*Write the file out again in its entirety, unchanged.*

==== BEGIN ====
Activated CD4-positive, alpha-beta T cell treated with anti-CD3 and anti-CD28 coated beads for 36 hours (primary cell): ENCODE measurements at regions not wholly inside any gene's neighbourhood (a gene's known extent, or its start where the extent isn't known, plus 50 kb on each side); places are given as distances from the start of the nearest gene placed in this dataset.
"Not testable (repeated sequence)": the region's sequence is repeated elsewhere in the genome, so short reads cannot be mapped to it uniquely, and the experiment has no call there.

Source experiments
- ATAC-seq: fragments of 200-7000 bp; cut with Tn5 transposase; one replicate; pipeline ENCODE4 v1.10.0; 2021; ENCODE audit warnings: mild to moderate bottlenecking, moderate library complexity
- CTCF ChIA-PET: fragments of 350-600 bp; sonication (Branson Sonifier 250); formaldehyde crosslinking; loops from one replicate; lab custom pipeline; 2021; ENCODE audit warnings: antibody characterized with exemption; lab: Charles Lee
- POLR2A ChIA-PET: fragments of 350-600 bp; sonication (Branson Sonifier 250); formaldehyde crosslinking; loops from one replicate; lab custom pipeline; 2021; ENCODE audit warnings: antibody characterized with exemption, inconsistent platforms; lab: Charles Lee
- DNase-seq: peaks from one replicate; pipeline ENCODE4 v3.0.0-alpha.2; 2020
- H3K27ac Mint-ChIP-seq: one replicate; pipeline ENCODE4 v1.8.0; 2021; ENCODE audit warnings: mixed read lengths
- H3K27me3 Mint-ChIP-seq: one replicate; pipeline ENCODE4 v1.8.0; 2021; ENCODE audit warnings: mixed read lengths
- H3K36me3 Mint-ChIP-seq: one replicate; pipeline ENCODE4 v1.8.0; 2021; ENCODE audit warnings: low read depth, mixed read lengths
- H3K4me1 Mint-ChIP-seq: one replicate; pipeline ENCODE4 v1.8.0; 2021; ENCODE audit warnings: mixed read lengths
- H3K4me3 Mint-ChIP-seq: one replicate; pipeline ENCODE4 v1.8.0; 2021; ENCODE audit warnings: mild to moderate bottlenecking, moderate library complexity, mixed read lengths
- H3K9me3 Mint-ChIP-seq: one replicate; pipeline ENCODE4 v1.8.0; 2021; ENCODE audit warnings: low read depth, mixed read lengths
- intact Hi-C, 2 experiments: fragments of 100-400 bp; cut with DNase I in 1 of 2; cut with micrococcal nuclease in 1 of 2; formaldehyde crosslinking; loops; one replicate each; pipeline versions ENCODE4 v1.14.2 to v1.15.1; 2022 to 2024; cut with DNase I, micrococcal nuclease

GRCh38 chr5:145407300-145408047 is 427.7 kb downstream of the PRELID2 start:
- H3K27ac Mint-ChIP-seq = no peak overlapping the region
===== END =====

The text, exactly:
Activated CD4-positive, alpha-beta T cell treated with anti-CD3 and anti-CD28 coated beads for 36 hours (primary cell): ENCODE measurements at regions not wholly inside any gene's neighbourhood (a gene's known extent, or its start where the extent isn't known, plus 50 kb on each side); places are given as distances from the start of the nearest gene placed in this dataset.
"Not testable (repeated sequence)": the region's sequence is repeated elsewhere in the genome, so short reads cannot be mapped to it uniquely, and the experiment has no call there.

Source experiments
- ATAC-seq: fragments of 200-7000 bp; cut with Tn5 transposase; one replicate; pipeline ENCODE4 v1.10.0; 2021; ENCODE audit warnings: mild to moderate bottlenecking, moderate library complexity
- CTCF ChIA-PET: fragments of 350-600 bp; sonication (Branson Sonifier 250); formaldehyde crosslinking; loops from one replicate; lab custom pipeline; 2021; ENCODE audit warnings: antibody characterized with exemption; lab: Charles Lee
- POLR2A ChIA-PET: fragments of 350-600 bp; sonication (Branson Sonifier 250); formaldehyde crosslinking; loops from one replicate; lab custom pipeline; 2021; ENCODE audit warnings: antibody characterized with exemption, inconsistent platforms; lab: Charles Lee
- DNase-seq: peaks from one replicate; pipeline ENCODE4 v3.0.0-alpha.2; 2020
- H3K27ac Mint-ChIP-seq: one replicate; pipeline ENCODE4 v1.8.0; 2021; ENCODE audit warnings: mixed read lengths
- H3K27me3 Mint-ChIP-seq: one replicate; pipeline ENCODE4 v1.8.0; 2021; ENCODE audit warnings: mixed read lengths
- H3K36me3 Mint-ChIP-seq: one replicate; pipeline ENCODE4 v1.8.0; 2021; ENCODE audit warnings: low read depth, mixed read lengths
- H3K4me1 Mint-ChIP-seq: one replicate; pipeline ENCODE4 v1.8.0; 2021; ENCODE audit warnings: mixed read lengths
- H3K4me3 Mint-ChIP-seq: one replicate; pipeline ENCODE4 v1.8.0; 2021; ENCODE audit warnings: mild to moderate bottlenecking, moderate library complexity, mixed read lengths
- H3K9me3 Mint-ChIP-seq: one replicate; pipeline ENCODE4 v1.8.0; 2021; ENCODE audit warnings: low read depth, mixed read lengths
- intact Hi-C, 2 experiments: fragments of 100-400 bp; cut with DNase I in 1 of 2; cut with micrococcal nuclease in 1 of 2; formaldehyde crosslinking; loops; one replicate each; pipeline versions ENCODE4 v1.14.2 to v1.15.1; 2022 to 2024; cut with DNase I, micrococcal nuclease

GRCh38 chr5:145407300-145408047 is 427.7 kb downstream of the PRELID2 start:
- H3K27ac Mint-ChIP-seq = no peak overlapping the region